It was Michelle Newell that introduced me to Pine Creek Nursery via a Facebook post. I practically drive by it every day but never really noticed it before. I decided to visit one day after work a few months ago and picked up a few flowers for a container. While there, I signed up for their mailing list and I got my first newsletter a few weeks ago. They have lots of events from concerts to dinners.  Mark took me to their "Tastes from the Garden" four course meal (technically it was five courses) for a late birthday present. The dinner was outside, straight through the store on a lovely stamped concrete patio. They have a hardscaped stage surrounded by flowers and trees where they must have the bands play. There were several tables set up with place settings topped with a bouquet of rosemary and lavender. We didn't notice until we left that there were name tags on the tables so we didn't actually sit where we were supposed to but apparently the table we sat at was not reserved because it didn't have one on it.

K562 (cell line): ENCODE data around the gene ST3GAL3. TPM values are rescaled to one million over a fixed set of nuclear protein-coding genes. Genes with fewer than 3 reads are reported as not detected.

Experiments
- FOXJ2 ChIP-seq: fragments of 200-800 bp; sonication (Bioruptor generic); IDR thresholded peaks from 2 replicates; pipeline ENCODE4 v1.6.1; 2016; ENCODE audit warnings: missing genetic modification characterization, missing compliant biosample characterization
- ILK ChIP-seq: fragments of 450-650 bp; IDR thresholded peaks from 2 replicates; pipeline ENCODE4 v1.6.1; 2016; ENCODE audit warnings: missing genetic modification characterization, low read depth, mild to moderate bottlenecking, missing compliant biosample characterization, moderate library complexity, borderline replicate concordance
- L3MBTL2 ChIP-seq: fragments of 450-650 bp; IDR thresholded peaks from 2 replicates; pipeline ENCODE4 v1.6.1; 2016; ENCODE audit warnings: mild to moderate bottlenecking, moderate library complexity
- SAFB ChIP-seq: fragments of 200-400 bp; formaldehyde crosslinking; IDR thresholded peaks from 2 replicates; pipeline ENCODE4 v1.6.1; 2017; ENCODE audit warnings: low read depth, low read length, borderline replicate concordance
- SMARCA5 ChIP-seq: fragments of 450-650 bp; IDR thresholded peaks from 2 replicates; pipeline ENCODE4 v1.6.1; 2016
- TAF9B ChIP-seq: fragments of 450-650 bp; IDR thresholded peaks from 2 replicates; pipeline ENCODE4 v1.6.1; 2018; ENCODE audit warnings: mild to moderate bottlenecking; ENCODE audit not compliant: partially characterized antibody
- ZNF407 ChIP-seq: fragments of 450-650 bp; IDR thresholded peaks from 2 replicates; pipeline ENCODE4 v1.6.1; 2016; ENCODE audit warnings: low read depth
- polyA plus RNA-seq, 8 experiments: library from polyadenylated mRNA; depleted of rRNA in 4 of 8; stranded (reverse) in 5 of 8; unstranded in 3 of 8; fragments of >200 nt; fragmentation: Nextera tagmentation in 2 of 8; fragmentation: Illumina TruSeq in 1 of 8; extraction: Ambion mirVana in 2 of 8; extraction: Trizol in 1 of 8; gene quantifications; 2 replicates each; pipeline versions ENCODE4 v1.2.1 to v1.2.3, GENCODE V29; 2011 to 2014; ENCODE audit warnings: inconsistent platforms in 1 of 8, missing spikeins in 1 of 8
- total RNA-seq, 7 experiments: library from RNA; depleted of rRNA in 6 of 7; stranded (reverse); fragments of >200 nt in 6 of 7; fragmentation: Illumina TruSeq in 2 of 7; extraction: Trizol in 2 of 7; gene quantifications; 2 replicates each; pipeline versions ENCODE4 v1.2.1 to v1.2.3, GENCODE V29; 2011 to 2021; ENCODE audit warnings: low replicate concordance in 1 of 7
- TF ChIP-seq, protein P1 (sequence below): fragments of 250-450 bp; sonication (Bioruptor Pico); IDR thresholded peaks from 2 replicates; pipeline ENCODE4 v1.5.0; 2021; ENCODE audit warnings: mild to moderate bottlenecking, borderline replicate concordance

Place Setting Pine Creek Nursery Outdoor Stage

Each table was served a plate of homemade artisan bread with a bowl of compound butter which didn't count as one of the courses. It wasn't gluten free bread so I didn't eat much of it but I did have a little taste just to try it and it was good. Soon after the bread was served, someone from Gregarious Cellars came by with a bottle of white wine. It's not a winery I've ever heard of and probably very few people have. As far as I know the only place you can get it is at the nursery. They have a tasting room there that's open Sat/Sun 12-5. Mark and I are not fans of white wines but it was the first wine that was brought around. You get one glass with dinner and we wanted to save it for a red so we didn't get a full glass of the white but we did get a taste and we were pleasantly surprised. It was probably the best white wine we've had. It was a 2011 Roussanne wine which is a French grape that I'd never heard of. It was so good that Mark bought a bottle on the way out. Even though we really enjoyed the tasting of white we both decided to try the Syrah which is my favorite red wine and it didn't disappoint; it had a strong pepper finish which is just the way I like it. We also got a glass of the red blend which was also good but we both liked the Syrah better.